Most people favor the ideal of wind energy. It offers cheap, renewable power with no greenhouse gas emissions or other deadly wastes. Compared over the course of a year to a power plant fired by fossil fuels, a one-megawatt wind turbine keeps 1,500 tons of carbon dioxide, 6.5 tons of sulfur dioxide, and 60 pounds of mercury out of the environment. They’re more efficient, too, especially compared to coal plants: Wind farms produce up to 39 times more power than they consume against 11 times for coal.
But while the concept of wind power entices, the reality turns some people off. The spinning blades kill birds. When they’re operating, wind turbines are loud from even hundreds of feet away. And wind can be finicky, sometimes leaving expensive wind turbines silent and useless.
The arguments go the other way, too. Wind turbines kill birds, yes; but a recent study suggests that while turbines kill tens of thousands of birds yearly, nuclear plants account for hundreds of thousands of bird deaths and those plants fired by fossil fuels kill millions. According to other estimates, cats kill 100 times more birds annually than do wind turbines (2.4 billion vs. 234,000). Regarding noise, supporters point out that wind farms typically inhabit secluded areas away from settlements, like mountain tops, prairies, deserts, and offshore.
A big negative in the eye of some beholders is the visual impact of the huge machines against the skyline, or the constant rotation of the blades and their flicker of shadow across the landscape. No doubt people who live within sight of wind farms share strong opinions one way or the other on the issue of aesthetics. In vast, open spaces like the American West, with clearer air and larger turbines, “within sight” can stretch to 25 miles. Interestingly, research shows that people who link wind farms to cleaner, safer air find them more appealing visually.
As for my opinion on the aesthetics of wind power, I unashamedly find the machines beautiful, like sleek, vintage aircraft. Even the old Dutch windmills seem to me as majestic sailing ships standing in port. How about you? I’ve included some of my favorite public domain images to help you decide.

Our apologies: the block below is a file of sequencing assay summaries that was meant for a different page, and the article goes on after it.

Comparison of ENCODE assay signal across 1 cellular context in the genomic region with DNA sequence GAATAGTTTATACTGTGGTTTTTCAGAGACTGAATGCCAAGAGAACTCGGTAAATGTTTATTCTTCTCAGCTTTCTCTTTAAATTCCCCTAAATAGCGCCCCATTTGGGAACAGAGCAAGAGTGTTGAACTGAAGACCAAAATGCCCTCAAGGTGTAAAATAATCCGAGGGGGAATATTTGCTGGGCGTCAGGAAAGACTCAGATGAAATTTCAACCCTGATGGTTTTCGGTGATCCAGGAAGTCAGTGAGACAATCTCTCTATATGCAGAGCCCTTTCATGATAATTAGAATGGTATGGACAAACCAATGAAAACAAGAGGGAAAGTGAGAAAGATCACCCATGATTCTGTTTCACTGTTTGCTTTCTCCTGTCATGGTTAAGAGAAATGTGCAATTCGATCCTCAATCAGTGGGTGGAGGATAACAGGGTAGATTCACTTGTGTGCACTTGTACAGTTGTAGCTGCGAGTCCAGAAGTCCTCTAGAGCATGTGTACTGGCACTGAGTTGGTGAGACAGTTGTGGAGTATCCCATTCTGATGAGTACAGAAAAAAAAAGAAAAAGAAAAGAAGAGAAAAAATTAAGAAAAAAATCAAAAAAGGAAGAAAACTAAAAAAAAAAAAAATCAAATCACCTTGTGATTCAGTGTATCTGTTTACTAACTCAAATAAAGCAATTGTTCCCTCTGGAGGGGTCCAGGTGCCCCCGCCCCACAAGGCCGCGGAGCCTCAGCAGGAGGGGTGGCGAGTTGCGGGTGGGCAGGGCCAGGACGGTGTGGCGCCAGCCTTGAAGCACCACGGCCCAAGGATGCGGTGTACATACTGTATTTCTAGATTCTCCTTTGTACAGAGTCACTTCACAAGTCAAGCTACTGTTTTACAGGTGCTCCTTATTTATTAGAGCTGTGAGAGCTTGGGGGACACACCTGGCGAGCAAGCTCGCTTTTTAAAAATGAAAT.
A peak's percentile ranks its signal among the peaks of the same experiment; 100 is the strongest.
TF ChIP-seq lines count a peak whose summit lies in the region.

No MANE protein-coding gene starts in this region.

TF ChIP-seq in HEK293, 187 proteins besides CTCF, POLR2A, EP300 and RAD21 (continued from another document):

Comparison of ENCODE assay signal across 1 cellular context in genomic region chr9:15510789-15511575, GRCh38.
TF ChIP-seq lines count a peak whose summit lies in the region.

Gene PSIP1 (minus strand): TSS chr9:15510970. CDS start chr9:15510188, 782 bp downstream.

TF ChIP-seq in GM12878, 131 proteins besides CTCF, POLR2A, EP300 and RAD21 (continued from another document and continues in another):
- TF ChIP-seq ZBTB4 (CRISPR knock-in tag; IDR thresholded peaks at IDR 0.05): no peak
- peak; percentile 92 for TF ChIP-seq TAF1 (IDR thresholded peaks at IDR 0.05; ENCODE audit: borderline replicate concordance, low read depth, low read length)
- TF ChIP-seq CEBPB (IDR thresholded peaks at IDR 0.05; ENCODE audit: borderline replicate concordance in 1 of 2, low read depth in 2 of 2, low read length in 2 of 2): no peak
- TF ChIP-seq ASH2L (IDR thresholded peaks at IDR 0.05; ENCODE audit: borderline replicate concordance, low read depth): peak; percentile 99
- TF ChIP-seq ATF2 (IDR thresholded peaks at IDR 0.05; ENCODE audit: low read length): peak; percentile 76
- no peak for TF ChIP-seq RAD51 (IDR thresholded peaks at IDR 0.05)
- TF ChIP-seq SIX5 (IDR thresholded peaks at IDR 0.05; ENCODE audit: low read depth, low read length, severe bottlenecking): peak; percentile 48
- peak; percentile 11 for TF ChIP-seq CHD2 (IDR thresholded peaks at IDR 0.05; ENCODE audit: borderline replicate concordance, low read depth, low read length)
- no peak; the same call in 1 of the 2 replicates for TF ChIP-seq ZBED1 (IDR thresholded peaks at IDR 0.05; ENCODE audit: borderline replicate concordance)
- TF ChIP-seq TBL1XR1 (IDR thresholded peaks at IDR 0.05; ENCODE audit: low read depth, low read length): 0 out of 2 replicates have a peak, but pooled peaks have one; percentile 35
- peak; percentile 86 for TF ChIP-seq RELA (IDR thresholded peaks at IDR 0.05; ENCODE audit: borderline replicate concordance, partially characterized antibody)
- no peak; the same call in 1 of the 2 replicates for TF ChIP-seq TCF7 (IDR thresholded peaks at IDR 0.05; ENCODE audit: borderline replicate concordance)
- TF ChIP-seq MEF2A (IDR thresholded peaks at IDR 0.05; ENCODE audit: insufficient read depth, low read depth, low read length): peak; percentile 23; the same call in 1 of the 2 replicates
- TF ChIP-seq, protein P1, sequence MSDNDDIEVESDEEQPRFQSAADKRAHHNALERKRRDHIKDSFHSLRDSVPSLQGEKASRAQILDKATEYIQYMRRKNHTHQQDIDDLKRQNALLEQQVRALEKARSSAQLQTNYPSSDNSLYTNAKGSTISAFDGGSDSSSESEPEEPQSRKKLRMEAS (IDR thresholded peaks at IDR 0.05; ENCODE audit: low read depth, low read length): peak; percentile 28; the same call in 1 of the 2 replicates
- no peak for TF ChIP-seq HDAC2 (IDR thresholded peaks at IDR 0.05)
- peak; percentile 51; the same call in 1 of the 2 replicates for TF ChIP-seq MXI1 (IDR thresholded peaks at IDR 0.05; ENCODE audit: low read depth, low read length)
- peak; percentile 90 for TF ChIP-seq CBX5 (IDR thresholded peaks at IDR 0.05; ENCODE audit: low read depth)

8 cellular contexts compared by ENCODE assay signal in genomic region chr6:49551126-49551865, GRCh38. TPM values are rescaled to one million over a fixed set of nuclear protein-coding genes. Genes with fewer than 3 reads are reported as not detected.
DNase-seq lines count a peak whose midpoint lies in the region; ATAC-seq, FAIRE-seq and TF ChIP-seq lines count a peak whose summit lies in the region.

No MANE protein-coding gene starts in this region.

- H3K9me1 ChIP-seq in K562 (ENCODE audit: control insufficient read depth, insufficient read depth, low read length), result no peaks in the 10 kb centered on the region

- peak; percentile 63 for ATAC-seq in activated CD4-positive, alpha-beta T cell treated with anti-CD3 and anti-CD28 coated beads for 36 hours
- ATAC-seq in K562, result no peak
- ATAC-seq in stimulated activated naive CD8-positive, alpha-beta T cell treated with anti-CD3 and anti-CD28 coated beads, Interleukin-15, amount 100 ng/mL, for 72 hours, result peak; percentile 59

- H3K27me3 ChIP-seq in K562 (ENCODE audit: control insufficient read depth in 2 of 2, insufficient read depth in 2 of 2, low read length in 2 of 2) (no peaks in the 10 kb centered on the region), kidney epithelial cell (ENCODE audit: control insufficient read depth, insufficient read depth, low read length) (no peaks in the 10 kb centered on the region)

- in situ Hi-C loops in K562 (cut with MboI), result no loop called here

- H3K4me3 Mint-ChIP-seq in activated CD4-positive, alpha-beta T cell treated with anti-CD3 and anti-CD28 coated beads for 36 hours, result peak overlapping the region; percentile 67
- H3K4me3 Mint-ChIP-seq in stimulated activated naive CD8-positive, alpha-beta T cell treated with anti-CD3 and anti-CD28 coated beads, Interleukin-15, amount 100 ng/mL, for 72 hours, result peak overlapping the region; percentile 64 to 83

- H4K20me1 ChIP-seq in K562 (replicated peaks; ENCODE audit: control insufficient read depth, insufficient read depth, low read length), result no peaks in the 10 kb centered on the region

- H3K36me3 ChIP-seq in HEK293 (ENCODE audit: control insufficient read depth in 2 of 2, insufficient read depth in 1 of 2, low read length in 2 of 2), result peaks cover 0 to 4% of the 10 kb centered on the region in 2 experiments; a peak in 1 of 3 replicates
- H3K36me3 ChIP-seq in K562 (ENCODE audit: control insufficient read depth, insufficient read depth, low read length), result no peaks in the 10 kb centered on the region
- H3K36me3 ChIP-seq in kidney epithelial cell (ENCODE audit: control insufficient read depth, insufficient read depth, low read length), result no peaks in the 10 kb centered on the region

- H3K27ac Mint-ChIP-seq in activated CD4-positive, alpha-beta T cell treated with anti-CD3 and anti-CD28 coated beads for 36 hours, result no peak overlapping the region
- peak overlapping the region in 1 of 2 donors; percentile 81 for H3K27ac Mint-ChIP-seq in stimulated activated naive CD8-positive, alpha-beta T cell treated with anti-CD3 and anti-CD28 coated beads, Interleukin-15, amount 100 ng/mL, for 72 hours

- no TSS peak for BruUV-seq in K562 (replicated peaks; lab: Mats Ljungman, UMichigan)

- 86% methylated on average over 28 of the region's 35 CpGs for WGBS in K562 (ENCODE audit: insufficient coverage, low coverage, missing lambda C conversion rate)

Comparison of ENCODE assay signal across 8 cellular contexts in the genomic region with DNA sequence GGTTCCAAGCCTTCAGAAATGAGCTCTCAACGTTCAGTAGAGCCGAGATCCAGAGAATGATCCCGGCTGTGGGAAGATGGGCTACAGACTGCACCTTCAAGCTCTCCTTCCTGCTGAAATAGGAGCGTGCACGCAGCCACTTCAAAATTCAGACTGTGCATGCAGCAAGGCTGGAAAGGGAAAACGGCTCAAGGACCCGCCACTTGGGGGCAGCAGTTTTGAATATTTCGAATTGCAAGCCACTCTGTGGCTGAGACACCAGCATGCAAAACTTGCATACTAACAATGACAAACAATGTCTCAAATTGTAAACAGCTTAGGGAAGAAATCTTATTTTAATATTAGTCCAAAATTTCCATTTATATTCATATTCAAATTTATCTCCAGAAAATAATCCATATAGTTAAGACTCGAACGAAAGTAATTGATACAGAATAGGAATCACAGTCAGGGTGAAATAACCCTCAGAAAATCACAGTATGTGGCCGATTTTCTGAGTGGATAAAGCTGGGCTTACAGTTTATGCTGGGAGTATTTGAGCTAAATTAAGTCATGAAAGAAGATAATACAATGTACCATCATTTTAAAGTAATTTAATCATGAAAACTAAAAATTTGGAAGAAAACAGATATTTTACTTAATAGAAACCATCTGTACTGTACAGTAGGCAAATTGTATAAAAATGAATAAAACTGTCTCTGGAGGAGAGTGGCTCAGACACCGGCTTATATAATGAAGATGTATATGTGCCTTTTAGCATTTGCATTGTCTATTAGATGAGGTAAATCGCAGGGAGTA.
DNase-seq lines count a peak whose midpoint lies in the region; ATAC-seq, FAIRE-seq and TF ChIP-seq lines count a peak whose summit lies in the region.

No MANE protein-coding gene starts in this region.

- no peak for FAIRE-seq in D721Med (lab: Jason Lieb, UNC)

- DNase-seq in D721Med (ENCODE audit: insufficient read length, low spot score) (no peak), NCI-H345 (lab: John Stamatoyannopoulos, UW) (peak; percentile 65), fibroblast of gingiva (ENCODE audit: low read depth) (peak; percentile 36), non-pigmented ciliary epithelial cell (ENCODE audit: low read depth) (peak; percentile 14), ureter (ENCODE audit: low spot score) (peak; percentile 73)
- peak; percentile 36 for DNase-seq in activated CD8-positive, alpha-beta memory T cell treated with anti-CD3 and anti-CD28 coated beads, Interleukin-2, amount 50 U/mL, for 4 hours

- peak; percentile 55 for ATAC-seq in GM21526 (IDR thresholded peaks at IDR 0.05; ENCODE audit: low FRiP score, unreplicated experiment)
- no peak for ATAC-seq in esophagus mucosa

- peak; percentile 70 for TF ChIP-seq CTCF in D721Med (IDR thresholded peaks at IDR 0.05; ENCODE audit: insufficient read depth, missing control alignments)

“Charles F. Brush.” Wikipedia.
“Advantages and Disadvantages of Wind Energy.” Clean Energy Ideas. 18 Oct 2019.
Environmental Impacts of Wind-Energy Projects, pp 140-179. The National Academies Press. 2007.
“How Do Wind Turbines Work?” Office of Energy Efficiency and Renewable Energy. U.S. Department of Energy.
“Levelized Cost of Energy and Levelized Cost of Storage 2018.” Lazard. 8 Nov 2018.
Matthijs and Jakoba. “How Kodiak Island Became 100% Renewable Powered.” Wheels on Wind. 30 Aug 2018.
Sovacool, Benjamin K. “The Avian Benefits of Wind Energy: A 2009 Update.” Renewable Energy, pp. 19-24, Jan 2013.
Steffen, Andrea D. The Largest Wind Farm in the World is Now Under Construction.” Intelligent Living. 18 Feb 2020.
Sullivan, Robert G. et al. “Wind Turbine Visibility and Visual Impact Threshold Distances in Western Landscapes.” Argonne National Laboratory (IL).
“Threats to Birds: Migratory Bird Mortality.” U.S. Fish & Wildlife Service. 14 Sep 2018.
“Types of Wind Turbines.” Wind Explained. U.S. Energy Information Administration. 4 Dec 2019.
“What is Wind Energy?” American Wind Energy Association.
“Wind Energy and the Environment.” Wind Explained. U.S. Energy Information Administration. 4 Dec 2019.
“Wind Energy by the Numbers.” Pennsylvania Wind Working Group.
“Wind Turbine.” Wikipedia.
“Wind Turbine Design.” Wikipedia.
Woods, Bob. “US has only one offshore wind energy farm, but a $70 billion market is on the way.” CNBC. 13 Dec 2019.